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An uninsured deed can cause a lot of headaches down the road.

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Today we’ll be talking about uninsured deed affidavits, how they work, and how you can get them resolved.

First of all, when someone is adding family members or spouses onto a deed (or taking them off), it’s called an uninsured deed. This is because it didn’t take place inside a transaction that’s insured by a title company.

This happens a lot when someone gets a divorce and their attorney drafts and records a new deed. However, title companies still need to verify that the grantor actually intended to grant the property to the grantee. You have to get an affidavit to do so, but that can get tricky if the person is out of the state or hard to reach.

 

“We’ve had to track down people from across the world in order to get their affidavits, and it can be a messy process.”

 

We’ve seen deals fall through when this process is done incorrectly, which is why you want to choose an experienced title company when helping your clients. We can ensure that both the buyer and seller can go into their real estate transaction without any headaches. Without title insurance, a buyer could get a knock on their door in a few years from a divorcee who claims they own half of the house. This is why it’s so important to make sure things have been done properly.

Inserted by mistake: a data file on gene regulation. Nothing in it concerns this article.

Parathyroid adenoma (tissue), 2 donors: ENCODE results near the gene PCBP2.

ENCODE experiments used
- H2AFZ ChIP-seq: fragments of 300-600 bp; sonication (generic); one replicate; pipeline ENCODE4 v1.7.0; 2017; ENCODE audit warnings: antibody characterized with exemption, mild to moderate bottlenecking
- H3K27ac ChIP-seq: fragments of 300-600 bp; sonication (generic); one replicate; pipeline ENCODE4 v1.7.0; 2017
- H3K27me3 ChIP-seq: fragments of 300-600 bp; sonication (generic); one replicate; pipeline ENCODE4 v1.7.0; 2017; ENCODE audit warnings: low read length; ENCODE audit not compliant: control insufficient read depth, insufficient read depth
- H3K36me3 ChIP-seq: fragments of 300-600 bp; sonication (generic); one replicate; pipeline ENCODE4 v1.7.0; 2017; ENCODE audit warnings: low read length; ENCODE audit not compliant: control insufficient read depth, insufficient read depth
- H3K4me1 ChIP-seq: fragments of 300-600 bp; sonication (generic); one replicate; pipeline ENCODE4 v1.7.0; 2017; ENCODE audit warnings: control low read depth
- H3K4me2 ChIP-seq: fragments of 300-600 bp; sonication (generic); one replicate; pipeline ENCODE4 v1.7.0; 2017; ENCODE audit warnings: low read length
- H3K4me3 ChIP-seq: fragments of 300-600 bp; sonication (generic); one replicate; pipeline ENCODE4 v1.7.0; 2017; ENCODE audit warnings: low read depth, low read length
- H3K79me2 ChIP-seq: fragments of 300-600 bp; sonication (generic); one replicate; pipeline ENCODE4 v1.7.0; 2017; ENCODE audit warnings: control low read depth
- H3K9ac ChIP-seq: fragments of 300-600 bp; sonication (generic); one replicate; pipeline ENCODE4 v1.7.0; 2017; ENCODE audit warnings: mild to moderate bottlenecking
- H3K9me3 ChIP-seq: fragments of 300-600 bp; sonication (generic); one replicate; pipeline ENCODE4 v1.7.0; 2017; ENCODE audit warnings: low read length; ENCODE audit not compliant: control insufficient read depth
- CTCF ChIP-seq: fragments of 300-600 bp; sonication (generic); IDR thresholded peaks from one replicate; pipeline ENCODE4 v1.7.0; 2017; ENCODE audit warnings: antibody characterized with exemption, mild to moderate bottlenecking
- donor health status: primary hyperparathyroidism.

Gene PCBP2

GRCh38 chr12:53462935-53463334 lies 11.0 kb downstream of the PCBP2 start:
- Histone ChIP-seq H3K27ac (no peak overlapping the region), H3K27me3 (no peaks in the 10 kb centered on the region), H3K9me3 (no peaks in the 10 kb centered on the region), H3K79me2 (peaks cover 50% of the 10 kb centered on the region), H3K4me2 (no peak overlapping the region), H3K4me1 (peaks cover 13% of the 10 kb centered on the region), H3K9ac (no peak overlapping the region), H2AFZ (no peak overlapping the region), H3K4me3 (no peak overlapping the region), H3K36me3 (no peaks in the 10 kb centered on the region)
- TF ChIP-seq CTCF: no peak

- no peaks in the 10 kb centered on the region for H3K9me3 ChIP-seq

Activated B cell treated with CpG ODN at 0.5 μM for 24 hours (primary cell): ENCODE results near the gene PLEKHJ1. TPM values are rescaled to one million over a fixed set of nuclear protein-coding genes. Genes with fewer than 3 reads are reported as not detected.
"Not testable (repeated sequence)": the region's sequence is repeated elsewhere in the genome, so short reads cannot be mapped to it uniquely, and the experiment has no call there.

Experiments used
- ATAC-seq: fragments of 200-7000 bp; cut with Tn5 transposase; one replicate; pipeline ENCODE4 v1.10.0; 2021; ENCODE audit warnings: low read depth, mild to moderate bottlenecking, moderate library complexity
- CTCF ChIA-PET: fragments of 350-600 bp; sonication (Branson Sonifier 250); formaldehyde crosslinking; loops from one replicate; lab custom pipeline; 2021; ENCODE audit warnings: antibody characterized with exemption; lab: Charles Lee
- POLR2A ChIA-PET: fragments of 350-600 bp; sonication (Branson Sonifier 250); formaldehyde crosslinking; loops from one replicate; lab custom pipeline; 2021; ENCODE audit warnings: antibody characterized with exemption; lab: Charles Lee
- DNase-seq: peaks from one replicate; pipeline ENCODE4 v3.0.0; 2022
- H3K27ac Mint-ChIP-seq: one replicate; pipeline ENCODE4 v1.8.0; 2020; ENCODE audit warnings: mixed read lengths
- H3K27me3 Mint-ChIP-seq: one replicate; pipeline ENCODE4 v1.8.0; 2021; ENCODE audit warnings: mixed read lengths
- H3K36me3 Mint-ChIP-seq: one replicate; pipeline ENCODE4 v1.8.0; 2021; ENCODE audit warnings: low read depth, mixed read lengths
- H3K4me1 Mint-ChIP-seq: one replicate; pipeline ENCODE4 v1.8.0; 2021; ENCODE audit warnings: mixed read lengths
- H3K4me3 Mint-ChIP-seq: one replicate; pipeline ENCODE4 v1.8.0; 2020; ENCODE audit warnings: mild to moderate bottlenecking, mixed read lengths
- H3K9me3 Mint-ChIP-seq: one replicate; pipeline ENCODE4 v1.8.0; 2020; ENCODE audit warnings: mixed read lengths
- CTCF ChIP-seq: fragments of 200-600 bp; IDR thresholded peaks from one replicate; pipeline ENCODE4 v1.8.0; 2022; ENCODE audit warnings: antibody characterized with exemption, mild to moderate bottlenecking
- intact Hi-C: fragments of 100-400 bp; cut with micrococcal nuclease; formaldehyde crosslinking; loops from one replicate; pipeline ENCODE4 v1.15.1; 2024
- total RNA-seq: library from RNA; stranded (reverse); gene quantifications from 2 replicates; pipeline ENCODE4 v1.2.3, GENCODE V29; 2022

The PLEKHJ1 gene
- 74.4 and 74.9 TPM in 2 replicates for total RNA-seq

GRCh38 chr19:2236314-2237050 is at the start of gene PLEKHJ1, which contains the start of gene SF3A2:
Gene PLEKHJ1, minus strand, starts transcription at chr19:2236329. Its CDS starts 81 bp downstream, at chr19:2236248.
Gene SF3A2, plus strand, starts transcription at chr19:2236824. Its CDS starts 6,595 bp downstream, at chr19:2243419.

We’ve had to track down people from across the world in order to get their affidavits, and it can be a messy process. However, there are two concrete strategies we can use to help you resolve uninsured deed issues; these solutions involve endorsements and getting affidavits at the time of transfer. If you’d like to learn more about how to use these strategies or if you’re looking for general assistance with titles, feel free to reach out to us. We look forward to hearing from you soon.